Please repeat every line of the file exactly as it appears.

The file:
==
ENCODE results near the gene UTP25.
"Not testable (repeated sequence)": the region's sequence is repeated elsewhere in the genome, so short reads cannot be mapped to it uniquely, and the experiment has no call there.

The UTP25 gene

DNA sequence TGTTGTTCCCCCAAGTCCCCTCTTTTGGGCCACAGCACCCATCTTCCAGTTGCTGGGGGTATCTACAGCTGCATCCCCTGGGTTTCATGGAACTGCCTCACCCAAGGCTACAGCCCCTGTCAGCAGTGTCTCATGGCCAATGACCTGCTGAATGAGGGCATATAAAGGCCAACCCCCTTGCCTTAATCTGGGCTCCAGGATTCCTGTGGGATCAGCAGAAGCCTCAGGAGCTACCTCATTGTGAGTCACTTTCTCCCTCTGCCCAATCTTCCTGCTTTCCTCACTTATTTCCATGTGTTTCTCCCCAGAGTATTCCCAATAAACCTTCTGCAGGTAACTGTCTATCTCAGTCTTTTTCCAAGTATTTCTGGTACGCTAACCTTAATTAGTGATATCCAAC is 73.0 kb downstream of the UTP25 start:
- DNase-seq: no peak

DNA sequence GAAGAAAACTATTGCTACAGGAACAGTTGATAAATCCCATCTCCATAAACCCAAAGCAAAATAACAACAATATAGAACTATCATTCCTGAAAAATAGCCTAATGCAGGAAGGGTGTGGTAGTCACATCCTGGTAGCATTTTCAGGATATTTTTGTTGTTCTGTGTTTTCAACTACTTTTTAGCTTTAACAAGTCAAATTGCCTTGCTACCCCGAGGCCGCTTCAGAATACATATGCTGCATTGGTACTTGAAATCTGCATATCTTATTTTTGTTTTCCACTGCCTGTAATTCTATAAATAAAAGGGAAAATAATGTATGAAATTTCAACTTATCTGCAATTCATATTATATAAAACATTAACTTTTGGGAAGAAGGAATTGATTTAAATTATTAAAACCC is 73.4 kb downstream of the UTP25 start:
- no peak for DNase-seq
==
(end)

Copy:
ENCODE results near the gene UTP25.
"Not testable (repeated sequence)": the region's sequence is repeated elsewhere in the genome, so short reads cannot be mapped to it uniquely, and the experiment has no call there.

The UTP25 gene

DNA sequence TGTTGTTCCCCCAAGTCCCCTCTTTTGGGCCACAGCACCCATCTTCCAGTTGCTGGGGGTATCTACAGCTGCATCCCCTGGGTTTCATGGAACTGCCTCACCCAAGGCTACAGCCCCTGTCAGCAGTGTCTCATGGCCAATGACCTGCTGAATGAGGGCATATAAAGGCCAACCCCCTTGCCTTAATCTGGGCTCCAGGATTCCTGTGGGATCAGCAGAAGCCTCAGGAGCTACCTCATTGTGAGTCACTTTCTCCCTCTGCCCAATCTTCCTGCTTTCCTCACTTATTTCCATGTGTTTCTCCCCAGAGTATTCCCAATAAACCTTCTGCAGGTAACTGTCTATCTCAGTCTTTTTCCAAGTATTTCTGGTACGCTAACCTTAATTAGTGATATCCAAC is 73.0 kb downstream of the UTP25 start:
- DNase-seq: no peak

DNA sequence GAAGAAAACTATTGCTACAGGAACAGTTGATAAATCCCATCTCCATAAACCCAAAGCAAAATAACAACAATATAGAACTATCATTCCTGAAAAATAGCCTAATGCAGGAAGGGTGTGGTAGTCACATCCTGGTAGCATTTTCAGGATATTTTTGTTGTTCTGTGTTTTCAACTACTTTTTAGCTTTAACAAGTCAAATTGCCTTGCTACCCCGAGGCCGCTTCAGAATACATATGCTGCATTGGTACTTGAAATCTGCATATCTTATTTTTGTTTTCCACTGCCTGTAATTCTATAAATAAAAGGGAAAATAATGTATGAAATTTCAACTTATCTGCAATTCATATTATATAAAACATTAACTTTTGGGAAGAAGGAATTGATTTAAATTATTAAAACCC is 73.4 kb downstream of the UTP25 start:
- no peak for DNase-seq